As the Master Teacher, Jesus moved from what is seen and known to what is unseen and eternal. He transformed everyday earthly objects into lessons about God, heaven and eternity.

The people of his time had grown blind to the connections between earth and heaven. So Jesus connected the truth around them in the visible world with the truth before them in the Scripture — truth about eternity.

“They didn’t think of God’s word when they sowed seed, or the new birth when they felt the wind, or faith when they gathered the tiny mustard seed; but Jesus did.” (Warren Wiersbe, Teaching and Preaching with imagination, p. 161)

He connected what they could see in creation and life with truths about eternal life to come. Through many object lessons, he turned his listeners ears into eyes to help them see the truths he taught.

  • Jesus spoke of salt, light, wind, bread, vine and branches, flowers, trees, seed, fields white for harvest, birth, gates, coins, treasure, pearls, nets, cups, dishes, tombs…
  • Jesus used, fox, birds, sheep, goats, pigs, dogs, serpents, fish, gnats and camels, a hen and her chicks, ….
  • He referred to physicians, shepherds, land owners, builders, friends, bridegrooms, virgins, farmers, tenants, sons, teachers, wine merchants, the rich and the poor, an unjust judge and a widow, blind guides,…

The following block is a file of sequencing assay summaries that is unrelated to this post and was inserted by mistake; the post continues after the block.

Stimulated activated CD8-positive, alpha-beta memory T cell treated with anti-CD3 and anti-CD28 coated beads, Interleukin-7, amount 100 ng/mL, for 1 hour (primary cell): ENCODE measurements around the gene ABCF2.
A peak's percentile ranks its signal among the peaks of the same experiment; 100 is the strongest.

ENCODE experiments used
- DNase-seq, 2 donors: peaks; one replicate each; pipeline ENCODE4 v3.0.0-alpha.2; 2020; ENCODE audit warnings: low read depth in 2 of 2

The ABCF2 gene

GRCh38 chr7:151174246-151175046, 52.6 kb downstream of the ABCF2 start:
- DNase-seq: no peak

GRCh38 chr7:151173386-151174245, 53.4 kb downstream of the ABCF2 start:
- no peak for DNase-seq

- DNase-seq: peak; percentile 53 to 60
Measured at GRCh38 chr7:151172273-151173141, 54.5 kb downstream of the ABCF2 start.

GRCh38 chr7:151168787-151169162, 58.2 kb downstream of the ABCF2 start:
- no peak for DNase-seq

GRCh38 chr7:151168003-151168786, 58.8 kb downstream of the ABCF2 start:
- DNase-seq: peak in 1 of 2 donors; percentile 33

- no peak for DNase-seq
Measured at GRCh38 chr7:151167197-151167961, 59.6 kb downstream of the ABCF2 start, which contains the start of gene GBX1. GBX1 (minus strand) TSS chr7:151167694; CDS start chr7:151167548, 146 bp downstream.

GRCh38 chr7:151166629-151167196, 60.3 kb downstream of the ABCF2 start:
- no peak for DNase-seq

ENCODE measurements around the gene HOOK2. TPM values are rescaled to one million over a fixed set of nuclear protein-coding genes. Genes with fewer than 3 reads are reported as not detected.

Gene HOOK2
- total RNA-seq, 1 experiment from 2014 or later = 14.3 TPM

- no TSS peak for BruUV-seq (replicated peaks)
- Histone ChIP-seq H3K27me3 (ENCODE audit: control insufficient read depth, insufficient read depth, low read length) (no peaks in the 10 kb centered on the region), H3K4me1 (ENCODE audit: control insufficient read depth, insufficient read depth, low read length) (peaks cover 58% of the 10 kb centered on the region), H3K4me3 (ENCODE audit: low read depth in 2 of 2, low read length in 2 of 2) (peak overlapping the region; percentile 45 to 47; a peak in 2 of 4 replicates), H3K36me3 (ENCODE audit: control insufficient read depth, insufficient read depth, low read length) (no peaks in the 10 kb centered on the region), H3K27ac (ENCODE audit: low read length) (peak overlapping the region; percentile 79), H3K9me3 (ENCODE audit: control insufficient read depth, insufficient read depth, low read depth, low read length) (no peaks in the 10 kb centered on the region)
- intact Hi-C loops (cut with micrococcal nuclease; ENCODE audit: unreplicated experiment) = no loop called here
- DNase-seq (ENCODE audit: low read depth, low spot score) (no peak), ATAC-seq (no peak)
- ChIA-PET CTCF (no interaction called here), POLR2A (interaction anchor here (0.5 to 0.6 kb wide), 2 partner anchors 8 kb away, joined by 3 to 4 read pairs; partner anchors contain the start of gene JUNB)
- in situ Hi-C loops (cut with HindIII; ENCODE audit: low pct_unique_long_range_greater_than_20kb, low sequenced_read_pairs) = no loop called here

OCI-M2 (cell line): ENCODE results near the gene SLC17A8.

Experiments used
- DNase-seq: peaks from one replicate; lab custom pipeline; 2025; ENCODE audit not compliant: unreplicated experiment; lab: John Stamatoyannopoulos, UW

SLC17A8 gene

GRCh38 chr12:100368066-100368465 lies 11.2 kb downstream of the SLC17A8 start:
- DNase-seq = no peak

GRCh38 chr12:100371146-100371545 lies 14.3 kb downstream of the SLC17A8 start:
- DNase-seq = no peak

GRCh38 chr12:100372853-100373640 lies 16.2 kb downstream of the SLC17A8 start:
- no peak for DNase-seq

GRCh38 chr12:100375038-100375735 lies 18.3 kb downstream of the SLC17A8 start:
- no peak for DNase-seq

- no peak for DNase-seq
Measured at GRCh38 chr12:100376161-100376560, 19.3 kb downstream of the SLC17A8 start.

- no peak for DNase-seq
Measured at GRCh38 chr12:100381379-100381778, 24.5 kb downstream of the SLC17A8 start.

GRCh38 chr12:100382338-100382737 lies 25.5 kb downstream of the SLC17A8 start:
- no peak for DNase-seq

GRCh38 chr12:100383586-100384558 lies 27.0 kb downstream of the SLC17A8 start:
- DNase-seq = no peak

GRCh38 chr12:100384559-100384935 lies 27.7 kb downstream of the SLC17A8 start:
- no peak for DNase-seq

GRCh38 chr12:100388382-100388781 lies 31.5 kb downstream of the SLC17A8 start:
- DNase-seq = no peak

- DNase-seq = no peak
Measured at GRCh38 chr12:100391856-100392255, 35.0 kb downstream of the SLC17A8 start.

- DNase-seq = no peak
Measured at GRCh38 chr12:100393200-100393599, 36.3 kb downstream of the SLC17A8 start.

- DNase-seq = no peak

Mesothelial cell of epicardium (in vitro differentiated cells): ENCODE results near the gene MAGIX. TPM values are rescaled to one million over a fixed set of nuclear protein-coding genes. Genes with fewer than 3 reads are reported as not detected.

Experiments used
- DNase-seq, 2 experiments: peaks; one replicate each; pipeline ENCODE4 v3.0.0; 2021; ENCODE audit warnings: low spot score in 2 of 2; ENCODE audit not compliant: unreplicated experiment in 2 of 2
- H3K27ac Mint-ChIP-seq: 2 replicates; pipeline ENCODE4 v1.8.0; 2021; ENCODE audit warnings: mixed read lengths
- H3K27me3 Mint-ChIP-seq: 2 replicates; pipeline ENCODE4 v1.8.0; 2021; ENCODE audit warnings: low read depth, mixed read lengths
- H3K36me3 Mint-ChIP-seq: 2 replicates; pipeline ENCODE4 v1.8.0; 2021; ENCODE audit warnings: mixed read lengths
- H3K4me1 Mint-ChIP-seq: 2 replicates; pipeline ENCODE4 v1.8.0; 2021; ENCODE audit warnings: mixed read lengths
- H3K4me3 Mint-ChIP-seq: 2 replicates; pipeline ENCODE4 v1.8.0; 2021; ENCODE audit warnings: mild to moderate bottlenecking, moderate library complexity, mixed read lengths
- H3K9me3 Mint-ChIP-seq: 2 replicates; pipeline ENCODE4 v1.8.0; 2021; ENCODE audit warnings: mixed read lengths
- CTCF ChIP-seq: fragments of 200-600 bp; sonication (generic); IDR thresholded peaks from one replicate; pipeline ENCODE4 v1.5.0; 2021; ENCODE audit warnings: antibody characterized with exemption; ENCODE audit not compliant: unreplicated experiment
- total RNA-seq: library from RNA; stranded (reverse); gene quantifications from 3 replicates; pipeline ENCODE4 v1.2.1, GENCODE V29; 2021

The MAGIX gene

• He spoke of banquets, weddings, feasts, temples, his father’s house with many rooms…

The teaching of Jesus is characterized by “an evident absence of artificial oratory” (C.H. Spurgeon). Yet what Jesus taught is consistently a combination of simplicity, and complexity that was often provocative and challenging.

Jesus told stories that often exposed the religious and social prejudices of the establishment. Yet there don’t appear to be any great shifts in tone and inflection; no special vocabulary or arresting theatrics, — just stories. The problem, however, is that in Jesus’ stories the wrong people win. The Samaritan shines as a keeper of God’s commands; the gentile demonstrates faith, the tax-gather goes home justified before God and the sinful women with a past is welcomed and forgiven. 

It was hard to miss his point — and they didn’t! 

Many times the simplicity of application cannot be missed. But this didn’t reduce the complexity and challenge. After hearing Jesus, one might respond with, “I get it … I think…” But wait,… does he mean…? Or, should I take it as …” His words invited deep contemplation and reflection. 

The elements of simplicity are unmistakably clear — on one level. When Jesus exposed hypocritical approaches to praying, giving, fasting; we get the point each time. But we also feel the challenge to consider subtle ways that we seek attention and praise for our acts of service.

When Jesus said, “everyone who hears these words of mine and puts them into practice” – we get it (Matthew 7:24). But it troubles us that so “many” people could call Christ “Lord” and engage in works of the kingdom (“did we not prophesy in your name and in your name drive out demons and in your name perform many miracles?”) only to hear the Lord say to them,  “I never knew you. Away from me, you evildoers!” (Matthew 7:21-23).